January 27, 2017

2017 Catholic Schools Week Supplement

Moms share Catholic school experience with their children

Trey Miller, center, prepares to swipe his identification badge in the lunch line as his mother, Debbie Miller, accepts the charge at Our Lady of Providence Jr./Sr. High School in Clarksville. (Submitted photo)

Trey Miller, center, prepares to swipe his identification badge in the lunch line as his mother, Debbie Miller, accepts the charge at Our Lady of Providence Jr./Sr. High School in Clarksville. (Submitted photo)

By Christa Hoyland (Special to The Criterion)

CLARKSVILLE—It’s not uncommon for parents of Catholic school children to work at their children’s school. Many of these parents have careers in education, or they’re stay-at-home parents who want to be on the same schedule as their children or earn extra money.

What’s unusual about Debbie Miller and Nan Fougerousse is that they each left established careers in other fields to work at Our Lady of Providence Jr./Sr. High School in Clarksville.

Miller, a 1987 Providence graduate, gave up a 20-year career as a nuclear medicine technologist to serve lunch in the school cafeteria. Fougerousse, a 1984 alumna, had spent 20-plus years in the insurance claims field, and her role before joining the school’s main office staff was as a claims analyst supervisor for an insurance recovery business.

Each took a cut in pay, but the benefits of working in a Catholic school and in the same building with their children are worth much more, they say.

“I went from taking an hour to get home at the end of every day to a three-mile trip down Lewis & Clark [Parkway] in my jeans and T-shirt,” Miller says. “I’m a happier mom since I’ve been here. I’m just more available for them.”

Miller joined the cafeteria staff nearly three years ago before her son Trey, a sophomore, was even a student at the school. She enjoyed her previous job doing stress testing and heart imaging at a hospital in Louisville, Ky., but when her route to work was impacted by long-term bridge construction projects, she began looking for work in southern Indiana.

When she learned of an opening in the Providence cafeteria, she happily changed careers in order to be on the same schedule as her children, including a second son, Jake, who will be a freshman in 2018.

As much as she loved her previous job, Miller said she enjoys her new job even more, from watching the students hold impromptu cheer sessions during lunch to the camaraderie of her co-workers.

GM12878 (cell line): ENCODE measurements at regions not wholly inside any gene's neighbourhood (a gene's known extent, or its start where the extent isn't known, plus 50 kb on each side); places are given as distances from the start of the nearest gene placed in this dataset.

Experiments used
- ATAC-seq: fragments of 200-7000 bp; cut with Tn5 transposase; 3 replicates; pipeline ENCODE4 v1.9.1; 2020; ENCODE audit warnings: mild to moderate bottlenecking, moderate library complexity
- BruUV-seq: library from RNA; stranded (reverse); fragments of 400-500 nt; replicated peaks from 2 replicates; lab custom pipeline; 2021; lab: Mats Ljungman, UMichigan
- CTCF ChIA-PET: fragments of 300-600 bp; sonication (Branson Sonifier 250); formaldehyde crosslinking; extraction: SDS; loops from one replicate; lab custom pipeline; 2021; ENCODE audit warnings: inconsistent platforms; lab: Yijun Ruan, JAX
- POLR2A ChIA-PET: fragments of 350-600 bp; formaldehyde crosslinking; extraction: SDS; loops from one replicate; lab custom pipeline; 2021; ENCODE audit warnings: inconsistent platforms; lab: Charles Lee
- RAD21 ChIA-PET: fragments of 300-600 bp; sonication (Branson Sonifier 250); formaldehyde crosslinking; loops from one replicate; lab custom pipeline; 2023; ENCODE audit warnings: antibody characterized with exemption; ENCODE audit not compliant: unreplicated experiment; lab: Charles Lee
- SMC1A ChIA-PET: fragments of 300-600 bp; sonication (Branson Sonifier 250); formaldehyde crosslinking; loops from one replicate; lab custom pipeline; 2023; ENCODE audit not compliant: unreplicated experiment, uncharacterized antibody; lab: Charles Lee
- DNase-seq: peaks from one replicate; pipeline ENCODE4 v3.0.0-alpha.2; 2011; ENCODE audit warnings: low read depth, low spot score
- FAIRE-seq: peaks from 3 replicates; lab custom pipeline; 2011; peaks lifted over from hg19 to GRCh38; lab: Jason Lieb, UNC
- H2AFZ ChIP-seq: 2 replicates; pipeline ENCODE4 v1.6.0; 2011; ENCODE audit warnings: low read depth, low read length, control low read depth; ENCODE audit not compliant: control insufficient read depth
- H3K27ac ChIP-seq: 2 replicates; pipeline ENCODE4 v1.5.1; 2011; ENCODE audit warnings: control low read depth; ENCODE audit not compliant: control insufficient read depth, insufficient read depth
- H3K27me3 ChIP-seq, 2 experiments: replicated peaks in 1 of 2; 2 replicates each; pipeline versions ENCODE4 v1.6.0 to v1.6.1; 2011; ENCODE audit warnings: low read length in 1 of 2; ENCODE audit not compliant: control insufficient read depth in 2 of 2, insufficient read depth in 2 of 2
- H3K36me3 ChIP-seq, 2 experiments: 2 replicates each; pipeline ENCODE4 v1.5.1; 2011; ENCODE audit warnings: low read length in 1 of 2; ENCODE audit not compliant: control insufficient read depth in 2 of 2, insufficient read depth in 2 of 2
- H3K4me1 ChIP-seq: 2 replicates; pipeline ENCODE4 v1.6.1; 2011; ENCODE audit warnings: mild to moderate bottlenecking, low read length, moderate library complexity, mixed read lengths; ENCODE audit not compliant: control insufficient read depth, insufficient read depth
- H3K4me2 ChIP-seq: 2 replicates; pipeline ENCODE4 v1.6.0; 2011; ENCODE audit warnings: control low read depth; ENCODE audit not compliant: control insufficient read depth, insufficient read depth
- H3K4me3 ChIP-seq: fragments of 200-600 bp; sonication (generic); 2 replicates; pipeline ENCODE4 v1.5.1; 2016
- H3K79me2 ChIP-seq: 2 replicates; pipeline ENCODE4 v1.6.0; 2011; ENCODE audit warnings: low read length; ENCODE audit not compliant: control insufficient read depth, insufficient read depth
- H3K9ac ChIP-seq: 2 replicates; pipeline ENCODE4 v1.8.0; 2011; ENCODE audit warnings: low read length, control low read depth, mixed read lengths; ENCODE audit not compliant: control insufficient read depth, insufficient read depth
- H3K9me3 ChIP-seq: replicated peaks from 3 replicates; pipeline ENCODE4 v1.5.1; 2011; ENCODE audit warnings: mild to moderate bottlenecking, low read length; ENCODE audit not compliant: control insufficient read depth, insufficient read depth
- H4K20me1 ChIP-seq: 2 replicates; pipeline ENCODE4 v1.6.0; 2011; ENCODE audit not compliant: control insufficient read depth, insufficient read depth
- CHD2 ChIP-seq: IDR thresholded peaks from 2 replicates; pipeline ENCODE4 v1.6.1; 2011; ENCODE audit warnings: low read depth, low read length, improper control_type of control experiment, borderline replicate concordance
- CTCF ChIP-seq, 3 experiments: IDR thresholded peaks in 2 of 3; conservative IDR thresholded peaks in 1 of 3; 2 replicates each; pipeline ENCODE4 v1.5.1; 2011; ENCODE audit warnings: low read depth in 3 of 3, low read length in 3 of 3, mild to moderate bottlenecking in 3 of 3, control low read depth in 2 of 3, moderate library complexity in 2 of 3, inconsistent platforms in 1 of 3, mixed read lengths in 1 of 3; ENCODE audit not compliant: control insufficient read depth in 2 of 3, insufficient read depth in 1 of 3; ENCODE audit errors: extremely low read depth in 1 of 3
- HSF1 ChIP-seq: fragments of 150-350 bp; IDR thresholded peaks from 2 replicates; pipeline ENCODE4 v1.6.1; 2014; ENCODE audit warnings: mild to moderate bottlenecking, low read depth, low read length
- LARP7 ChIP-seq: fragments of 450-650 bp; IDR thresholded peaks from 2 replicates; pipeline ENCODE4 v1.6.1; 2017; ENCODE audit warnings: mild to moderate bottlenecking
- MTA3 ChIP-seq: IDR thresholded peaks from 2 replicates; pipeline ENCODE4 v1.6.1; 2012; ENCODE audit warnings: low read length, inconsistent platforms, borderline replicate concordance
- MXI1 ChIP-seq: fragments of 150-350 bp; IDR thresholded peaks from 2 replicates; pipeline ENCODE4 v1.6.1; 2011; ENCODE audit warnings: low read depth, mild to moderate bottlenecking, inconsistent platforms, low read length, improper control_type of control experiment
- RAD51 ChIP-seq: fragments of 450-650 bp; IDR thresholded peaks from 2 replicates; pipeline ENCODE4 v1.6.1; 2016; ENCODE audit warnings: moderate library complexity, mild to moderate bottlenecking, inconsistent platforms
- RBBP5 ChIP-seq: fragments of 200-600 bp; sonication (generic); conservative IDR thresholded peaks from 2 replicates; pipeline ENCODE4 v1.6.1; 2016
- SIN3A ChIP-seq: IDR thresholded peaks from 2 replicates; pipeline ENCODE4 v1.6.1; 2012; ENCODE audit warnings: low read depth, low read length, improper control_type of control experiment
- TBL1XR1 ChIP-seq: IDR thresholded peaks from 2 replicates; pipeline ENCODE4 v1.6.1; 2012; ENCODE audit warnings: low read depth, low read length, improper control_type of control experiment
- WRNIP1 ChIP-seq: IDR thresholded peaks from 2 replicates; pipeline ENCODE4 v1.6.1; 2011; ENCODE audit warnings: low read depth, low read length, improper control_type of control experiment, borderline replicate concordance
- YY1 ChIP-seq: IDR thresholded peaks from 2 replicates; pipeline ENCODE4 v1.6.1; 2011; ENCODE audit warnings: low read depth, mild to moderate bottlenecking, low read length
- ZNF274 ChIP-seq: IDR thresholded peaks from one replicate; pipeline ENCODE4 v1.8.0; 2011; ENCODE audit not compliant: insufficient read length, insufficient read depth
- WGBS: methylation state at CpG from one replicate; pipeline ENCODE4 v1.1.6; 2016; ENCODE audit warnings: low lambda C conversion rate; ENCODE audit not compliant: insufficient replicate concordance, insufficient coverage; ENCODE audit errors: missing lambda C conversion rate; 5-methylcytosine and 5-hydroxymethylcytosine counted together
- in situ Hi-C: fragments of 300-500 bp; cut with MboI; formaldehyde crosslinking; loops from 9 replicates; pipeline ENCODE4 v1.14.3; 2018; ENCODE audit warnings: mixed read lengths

“Being back at my alma mater and being part of the Blue Pride and school spirit, it’s been fun,” she says.

She also likes the atmosphere of working in a Catholic school, from the values exhibited by the students and staff to taking part in morning prayer.

“I love the prayer that starts the day,” Miller says. “It sets the tone for them and us. There’s so much here outside the books. There’s so much more than just an education. It’s the values and the community feeling here.”

Fougerousse said she decided to apply for the office assistant job in the fall of 2015 because she felt like she was missing out on many of her children’s activities. In the 2014-15 school year, her son Luke was a senior on the football team and her daughter Mia was a sophomore on the girls’ volleyball, basketball and softball teams. She attended as many games as she could, but sometimes missed important school events.

“I was spending a lot of time in my car,” Fougerousse says of her previous job. “I just missed a lot of stuff.”

Now that she has worked at Providence for 1 1/2 years, son Luke is in college, her daughter is a senior on the girls’ volleyball and basketball teams, and son Alec is a freshman on the football and boys’ basketball teams.

She works their school schedule and can attend their events at school and games in the evenings. She also is happy to be working in a more relaxed atmosphere and appreciates the opportunity to live her faith.

“I like that we have Mass, and you have people who will openly pray with you—and it’s O.K. to say, ‘God bless you,’ ” Fougerousse says.

“What drove me crazy in high school—that everybody knew my parents and everybody knew me—is what I love about it now. I just like the community. It’s a family.”

That extra touch of family at school also works for their children.

“It’s nice when I have a question,” Mia Fougerousse says. “I can just come down here and ask her. People tell me all the time, ‘I love your mom.’ ”

Trey Miller shares that experience. He likes that when he talks about a fellow student, his mother is familiar with the person.

“Everybody knows my mom, and she knows everybody,” Trey says. “It’s interesting, sometimes a little awkward, but funny.” †

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